ATHENS — SNF DIALOGUES welcomed 2021 by looking ahead to the post-pandemic landscape for science and society.
On Wednesday, January 27, SNF DIALOGUES, a series of events held through journalism nonprofit iMEdD (the incubator for Media Education and Development), hosted its first live webcast of the new year, on the fundamental question of what COVID-19 has taught us—and how this challenge will shape the future of society, science, and their relationship.
The discussion featured Spyros Artavanis-Tsakonas, Professor Emeritus of Cell Biology at Harvard Medical School, Professeur honoraire of Genetic and Developmental Biology at the Collège de France, President of Fondation Santé and President of the National Council for Research, Technology and Innovation; Stavroula Tsinorema, Professor of Philosophy and Bioethics, Director of the Joint Postgraduate Programme in Bioethics, and Director of the Centre for Bioethics at the University of Crete; and Anthony Hatzimoysis, Director of the sector of Philosophy and Associate Professor of Contemporary Philosophy at the University of Athens, Department of Philosophy and History of Science.
Spyros Artavanis-Tsakonas commented, “What has the pandemic taught us? That research is not a luxury but a necessity. Also, it is preparing us for the next pandemic. We were completely unprepared for such a major onslaught on the health system.” Regarding the vaccinations that have already started in the so-called developed world, Artavanis-Tsakonas said that “on a personal level, the data that I have seen is enough to convince me to get the vaccine as soon as possible, because the risk of dying from the coronavirus is much higher than the risk of dying from the vaccine.”
Stavroula Tsinorema pointed out that the pandemic has raised a number of very important ethical issues and pointed specifically to the ethics of public communication. “Public communication must obey ethical rules. First of all, when information is transmitted by an expert, it must be credible and, secondly, the messages we send to society must be unambiguous.” On the distribution of vaccines, Tsinorema stressed that “we must avoid vaccination nationalism. Some countries, which have the means, have already ordered a much larger number of vaccines than they need based on their populations. As a result, the process of vaccine production and distribution is delayed in other countries. It is extremely unfair that Africa, where the coronavirus is currently raging, will not get the vaccines until the end of February. There must be international deliberation and the proper care to distribute vaccines where they are most needed.”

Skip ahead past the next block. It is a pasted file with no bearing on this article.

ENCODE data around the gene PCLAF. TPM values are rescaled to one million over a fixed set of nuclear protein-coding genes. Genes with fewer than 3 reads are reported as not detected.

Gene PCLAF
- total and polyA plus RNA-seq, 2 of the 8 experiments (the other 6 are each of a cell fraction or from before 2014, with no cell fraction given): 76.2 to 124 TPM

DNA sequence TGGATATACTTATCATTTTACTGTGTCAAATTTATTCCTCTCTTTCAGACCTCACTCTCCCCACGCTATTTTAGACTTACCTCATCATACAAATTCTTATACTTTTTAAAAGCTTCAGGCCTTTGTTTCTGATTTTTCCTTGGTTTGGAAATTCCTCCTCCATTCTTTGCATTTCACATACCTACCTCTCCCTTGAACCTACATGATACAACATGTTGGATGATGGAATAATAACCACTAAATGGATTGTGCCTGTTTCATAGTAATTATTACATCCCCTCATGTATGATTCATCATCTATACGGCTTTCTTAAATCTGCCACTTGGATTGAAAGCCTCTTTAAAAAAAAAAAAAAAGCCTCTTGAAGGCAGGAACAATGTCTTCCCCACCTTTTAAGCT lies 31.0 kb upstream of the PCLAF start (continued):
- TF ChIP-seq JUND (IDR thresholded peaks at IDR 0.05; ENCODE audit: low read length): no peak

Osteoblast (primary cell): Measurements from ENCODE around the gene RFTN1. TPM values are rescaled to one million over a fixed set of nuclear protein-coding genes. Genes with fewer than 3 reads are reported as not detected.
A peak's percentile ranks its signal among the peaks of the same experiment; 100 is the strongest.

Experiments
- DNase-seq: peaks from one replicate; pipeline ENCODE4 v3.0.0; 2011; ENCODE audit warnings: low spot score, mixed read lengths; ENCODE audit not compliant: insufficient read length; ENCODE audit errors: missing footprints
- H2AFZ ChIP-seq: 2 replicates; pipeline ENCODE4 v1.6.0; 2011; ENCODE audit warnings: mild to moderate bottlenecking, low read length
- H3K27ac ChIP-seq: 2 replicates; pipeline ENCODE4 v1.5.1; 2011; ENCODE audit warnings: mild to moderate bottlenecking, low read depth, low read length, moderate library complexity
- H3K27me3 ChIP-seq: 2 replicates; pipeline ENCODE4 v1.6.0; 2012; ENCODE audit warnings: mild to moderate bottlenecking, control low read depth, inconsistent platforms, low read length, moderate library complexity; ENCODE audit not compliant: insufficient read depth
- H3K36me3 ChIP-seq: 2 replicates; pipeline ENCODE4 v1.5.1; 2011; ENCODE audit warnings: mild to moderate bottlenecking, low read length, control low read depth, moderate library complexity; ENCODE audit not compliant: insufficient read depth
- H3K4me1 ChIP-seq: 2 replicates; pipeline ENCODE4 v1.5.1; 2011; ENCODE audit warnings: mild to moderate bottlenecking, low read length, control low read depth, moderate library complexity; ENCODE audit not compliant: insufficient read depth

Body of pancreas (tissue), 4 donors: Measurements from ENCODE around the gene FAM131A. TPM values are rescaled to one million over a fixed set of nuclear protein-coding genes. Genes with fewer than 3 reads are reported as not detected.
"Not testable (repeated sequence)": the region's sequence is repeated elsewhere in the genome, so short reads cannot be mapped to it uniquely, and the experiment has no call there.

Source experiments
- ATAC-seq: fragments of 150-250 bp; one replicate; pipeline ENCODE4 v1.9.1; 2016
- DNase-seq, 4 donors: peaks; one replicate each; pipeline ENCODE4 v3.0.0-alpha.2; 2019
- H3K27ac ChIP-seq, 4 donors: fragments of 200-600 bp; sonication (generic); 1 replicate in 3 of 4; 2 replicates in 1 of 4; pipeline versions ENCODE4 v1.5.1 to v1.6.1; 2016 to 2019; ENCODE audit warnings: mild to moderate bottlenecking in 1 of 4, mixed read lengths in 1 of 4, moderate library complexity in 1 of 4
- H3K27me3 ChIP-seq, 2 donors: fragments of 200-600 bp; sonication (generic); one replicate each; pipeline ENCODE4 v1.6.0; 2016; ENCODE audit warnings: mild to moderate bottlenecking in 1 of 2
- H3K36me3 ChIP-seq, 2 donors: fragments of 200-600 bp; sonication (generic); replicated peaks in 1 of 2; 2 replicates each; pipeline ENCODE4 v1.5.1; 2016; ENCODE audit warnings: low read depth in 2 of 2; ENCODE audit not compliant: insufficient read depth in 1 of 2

“Every person has a different level of emotional maturity. It is a matter of what type of self-control we can exercise. Those who cannot stand a state of constant change, movement, and physical contact need a way of rationalizing their discomfort. Conspiracy theories offer this solution. They deny facts, reality, and scientific information and justify their antisocial behavior by pointing to all these paranoid scenarios,” said Anthony Hatzimoysis. Looking to the future, Hatzimoysis asserted that “we must all change our attitude. Hope is not enough. It is courage we lack. We ourselves need to become active.”
The discussion also featured a prerecorded interview with critically acclaimed science fiction author Ted Chiang, who pointed out the similarities of the pandemic to its literary and cinematic depictions, but also what this might mean for virus deniers. He noted that “the pandemic we are experiencing is not like the ones that movies and films had predicted for us. Perhaps that is due to the fact that many people are a little skeptical about the severity of the pandemic.” Chiang will take part in the SNF Nostos Conference on Humanity and Artificial Intelligence that will be held on June 24 and 25, 2021.
Watch the SNF DIALOGUES Webcast at snfdialogues.org
The DIALOGUES are curated and moderated by Anna-Kynthia Bousdoukou.
*The opinions expressed by DIALOGUES participants are solely their own and do not necessarily represent the views of the Stavros Niarchos Foundation (SNF) or iMEdD. Speakers’ remarks are made freely, without prior guidance or intervention from the team.